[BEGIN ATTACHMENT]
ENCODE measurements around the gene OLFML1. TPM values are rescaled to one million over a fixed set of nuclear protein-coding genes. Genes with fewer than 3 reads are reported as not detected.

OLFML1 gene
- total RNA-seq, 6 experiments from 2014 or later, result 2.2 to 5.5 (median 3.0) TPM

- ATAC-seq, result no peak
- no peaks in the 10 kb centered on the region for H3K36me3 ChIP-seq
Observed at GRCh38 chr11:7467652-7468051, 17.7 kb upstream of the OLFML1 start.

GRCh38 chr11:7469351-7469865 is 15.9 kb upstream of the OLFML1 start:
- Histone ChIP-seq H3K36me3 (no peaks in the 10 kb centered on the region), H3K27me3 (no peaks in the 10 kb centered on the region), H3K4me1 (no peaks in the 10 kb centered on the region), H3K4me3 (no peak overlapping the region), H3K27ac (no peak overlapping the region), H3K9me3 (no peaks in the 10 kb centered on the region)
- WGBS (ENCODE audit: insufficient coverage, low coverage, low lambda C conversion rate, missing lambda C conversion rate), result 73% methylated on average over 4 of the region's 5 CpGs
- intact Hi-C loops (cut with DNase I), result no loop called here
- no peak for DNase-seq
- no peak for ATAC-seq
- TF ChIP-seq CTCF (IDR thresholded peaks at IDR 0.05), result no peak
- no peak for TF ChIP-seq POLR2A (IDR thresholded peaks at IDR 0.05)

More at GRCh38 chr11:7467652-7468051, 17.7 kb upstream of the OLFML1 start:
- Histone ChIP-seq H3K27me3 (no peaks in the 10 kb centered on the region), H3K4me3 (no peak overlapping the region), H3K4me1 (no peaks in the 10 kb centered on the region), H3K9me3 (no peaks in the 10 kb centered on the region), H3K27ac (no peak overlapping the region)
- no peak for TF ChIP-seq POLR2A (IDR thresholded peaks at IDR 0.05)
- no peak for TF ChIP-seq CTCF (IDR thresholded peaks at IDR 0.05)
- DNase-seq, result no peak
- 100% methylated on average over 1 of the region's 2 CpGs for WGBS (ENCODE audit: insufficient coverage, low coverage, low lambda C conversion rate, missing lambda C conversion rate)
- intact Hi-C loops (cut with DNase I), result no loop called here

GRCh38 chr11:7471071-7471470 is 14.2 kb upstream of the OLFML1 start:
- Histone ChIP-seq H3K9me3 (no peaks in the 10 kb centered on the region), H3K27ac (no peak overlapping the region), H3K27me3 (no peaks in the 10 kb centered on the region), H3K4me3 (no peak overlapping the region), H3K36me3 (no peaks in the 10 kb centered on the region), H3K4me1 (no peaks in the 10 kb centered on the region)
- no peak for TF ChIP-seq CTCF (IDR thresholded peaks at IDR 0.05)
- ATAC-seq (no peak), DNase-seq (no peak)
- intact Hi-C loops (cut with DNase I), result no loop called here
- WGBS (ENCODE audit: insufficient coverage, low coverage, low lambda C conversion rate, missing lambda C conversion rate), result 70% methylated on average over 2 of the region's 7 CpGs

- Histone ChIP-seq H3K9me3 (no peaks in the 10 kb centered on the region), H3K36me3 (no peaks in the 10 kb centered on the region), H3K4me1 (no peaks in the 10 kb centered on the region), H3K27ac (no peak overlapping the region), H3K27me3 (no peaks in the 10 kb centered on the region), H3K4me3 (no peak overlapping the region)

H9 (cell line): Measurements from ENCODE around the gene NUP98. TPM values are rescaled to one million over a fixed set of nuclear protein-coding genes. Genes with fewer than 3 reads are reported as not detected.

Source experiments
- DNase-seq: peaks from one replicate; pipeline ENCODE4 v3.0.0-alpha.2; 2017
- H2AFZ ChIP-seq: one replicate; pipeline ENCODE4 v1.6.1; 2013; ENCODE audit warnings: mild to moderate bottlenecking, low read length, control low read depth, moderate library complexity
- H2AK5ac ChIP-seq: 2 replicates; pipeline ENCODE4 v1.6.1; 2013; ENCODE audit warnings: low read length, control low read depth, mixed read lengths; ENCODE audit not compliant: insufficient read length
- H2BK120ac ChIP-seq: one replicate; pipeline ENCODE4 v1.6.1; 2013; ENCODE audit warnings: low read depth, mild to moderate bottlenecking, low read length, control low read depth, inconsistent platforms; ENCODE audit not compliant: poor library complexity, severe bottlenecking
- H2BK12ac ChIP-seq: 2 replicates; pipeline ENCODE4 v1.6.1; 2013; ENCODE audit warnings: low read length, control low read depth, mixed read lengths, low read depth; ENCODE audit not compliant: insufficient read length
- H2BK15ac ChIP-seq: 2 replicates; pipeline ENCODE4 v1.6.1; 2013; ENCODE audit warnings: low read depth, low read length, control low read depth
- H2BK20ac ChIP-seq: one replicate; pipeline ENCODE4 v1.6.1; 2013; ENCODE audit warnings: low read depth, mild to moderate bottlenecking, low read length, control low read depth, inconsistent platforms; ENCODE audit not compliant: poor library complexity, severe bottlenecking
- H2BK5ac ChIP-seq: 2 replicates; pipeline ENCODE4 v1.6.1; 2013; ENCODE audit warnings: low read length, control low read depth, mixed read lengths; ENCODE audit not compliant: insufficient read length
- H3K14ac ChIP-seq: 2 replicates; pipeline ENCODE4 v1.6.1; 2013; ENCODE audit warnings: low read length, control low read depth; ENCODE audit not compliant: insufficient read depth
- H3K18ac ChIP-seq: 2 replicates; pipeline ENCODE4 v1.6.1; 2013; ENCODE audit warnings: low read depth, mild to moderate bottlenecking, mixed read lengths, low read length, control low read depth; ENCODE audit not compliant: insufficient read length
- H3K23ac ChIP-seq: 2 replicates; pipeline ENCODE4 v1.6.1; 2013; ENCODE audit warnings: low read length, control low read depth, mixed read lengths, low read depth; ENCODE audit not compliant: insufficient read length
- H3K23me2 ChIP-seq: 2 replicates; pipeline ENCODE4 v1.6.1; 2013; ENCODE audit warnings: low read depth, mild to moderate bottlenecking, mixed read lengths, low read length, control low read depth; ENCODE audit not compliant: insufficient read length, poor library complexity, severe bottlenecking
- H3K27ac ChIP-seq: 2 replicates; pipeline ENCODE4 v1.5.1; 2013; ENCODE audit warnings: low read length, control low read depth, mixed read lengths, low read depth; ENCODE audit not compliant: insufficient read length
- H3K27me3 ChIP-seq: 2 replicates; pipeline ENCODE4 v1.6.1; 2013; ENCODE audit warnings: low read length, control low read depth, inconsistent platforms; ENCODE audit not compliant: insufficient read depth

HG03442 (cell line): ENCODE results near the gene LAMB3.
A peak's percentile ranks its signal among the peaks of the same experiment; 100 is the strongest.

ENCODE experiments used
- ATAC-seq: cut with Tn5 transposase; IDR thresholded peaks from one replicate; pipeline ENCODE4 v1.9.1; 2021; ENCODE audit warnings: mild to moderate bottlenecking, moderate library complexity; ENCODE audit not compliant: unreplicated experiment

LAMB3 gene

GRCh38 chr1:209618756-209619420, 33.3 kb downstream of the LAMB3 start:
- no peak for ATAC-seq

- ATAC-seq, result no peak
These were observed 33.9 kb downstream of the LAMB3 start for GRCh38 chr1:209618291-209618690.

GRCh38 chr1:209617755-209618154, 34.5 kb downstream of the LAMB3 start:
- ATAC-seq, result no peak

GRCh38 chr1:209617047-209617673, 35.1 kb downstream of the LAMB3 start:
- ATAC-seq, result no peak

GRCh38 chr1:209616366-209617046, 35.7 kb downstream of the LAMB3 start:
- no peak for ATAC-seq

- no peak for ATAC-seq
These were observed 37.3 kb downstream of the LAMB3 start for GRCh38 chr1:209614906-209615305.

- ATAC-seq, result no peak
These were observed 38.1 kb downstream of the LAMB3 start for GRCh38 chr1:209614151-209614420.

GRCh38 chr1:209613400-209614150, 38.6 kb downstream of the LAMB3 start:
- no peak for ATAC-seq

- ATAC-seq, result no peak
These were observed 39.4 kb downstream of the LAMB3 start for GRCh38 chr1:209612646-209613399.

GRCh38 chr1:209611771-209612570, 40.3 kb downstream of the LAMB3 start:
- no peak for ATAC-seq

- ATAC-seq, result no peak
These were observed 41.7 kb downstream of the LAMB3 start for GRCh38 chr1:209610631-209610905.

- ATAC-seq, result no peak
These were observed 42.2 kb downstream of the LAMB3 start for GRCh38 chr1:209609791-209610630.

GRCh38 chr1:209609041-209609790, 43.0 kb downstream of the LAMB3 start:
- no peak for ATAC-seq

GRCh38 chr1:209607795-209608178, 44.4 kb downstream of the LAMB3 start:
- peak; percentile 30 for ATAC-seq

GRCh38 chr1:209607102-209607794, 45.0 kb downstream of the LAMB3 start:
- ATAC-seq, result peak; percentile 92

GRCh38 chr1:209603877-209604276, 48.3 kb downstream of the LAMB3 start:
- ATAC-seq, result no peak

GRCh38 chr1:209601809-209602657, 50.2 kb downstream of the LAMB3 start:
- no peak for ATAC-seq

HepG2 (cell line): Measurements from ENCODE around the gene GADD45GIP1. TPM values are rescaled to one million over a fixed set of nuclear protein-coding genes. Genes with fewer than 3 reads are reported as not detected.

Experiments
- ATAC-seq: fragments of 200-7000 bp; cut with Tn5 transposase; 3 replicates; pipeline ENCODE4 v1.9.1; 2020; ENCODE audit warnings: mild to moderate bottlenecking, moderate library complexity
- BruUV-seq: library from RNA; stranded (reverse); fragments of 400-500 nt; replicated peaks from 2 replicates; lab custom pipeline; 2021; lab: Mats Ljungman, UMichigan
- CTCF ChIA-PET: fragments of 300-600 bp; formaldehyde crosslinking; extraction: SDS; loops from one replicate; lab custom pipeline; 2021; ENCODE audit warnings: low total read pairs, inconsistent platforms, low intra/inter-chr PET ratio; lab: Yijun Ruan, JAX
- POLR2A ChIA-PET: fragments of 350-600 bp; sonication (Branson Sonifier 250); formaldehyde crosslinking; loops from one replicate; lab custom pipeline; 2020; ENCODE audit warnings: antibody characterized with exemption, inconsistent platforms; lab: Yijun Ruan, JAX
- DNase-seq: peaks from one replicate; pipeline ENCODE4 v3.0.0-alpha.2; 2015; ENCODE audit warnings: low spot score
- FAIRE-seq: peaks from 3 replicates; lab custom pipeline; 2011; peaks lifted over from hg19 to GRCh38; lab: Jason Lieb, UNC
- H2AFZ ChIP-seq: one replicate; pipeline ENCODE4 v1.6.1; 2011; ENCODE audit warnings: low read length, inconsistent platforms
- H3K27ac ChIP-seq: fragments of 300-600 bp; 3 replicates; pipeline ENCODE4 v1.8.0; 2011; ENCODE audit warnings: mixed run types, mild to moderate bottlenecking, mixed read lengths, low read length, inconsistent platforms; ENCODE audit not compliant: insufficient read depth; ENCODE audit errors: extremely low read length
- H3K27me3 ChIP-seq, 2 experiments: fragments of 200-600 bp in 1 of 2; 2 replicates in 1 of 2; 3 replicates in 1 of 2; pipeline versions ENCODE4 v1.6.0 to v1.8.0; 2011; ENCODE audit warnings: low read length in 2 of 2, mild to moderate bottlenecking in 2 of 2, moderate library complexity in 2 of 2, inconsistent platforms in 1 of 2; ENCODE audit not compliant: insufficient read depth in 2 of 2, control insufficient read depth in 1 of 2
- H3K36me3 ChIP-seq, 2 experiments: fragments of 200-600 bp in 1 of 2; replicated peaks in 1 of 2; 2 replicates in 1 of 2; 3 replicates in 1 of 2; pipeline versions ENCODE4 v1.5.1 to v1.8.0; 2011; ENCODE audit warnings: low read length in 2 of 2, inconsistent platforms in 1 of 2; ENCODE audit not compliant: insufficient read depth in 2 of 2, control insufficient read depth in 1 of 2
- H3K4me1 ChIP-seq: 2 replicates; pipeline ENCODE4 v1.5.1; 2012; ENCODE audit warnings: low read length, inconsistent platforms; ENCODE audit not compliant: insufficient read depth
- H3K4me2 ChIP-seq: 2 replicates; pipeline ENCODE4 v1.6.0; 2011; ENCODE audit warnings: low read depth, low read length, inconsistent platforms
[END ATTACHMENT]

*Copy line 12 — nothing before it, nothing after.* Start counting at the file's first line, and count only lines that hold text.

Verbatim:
- no peak for ATAC-seq